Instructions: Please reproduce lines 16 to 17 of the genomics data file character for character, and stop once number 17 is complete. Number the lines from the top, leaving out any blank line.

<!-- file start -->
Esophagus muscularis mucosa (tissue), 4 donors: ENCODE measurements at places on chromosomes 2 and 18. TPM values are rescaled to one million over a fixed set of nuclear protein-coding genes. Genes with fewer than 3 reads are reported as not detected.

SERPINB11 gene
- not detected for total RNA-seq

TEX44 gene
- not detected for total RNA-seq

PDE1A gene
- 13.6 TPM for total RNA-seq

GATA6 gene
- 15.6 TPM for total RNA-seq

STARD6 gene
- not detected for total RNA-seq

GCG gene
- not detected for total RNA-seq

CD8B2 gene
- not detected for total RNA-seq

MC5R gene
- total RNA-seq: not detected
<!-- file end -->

MC5R gene
- total RNA-seq: not detected